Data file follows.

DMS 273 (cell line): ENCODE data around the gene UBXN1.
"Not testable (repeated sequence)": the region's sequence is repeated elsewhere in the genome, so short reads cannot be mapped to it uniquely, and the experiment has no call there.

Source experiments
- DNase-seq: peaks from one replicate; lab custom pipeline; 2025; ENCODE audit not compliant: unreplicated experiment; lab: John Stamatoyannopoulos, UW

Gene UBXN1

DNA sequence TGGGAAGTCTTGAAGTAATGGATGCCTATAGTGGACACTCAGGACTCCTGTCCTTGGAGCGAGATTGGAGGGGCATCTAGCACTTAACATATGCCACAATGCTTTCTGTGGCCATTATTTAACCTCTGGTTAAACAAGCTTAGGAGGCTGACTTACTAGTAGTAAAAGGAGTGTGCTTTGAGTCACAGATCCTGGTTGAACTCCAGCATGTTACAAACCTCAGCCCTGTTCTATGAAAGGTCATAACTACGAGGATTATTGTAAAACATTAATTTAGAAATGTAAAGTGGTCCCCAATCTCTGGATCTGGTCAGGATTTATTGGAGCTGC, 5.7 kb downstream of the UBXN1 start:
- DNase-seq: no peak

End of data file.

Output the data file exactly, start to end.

DMS 273 (cell line): ENCODE data around the gene UBXN1.
"Not testable (repeated sequence)": the region's sequence is repeated elsewhere in the genome, so short reads cannot be mapped to it uniquely, and the experiment has no call there.

Source experiments
- DNase-seq: peaks from one replicate; lab custom pipeline; 2025; ENCODE audit not compliant: unreplicated experiment; lab: John Stamatoyannopoulos, UW

Gene UBXN1

DNA sequence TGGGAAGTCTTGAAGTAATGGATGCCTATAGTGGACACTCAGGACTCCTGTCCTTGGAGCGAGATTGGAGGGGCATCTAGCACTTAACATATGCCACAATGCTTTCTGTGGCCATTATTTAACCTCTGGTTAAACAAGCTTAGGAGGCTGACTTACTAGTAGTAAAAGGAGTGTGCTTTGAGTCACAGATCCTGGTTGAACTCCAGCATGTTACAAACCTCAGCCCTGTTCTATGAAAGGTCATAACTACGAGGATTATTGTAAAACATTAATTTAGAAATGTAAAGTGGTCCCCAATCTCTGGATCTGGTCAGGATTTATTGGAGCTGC, 5.7 kb downstream of the UBXN1 start:
- DNase-seq: no peak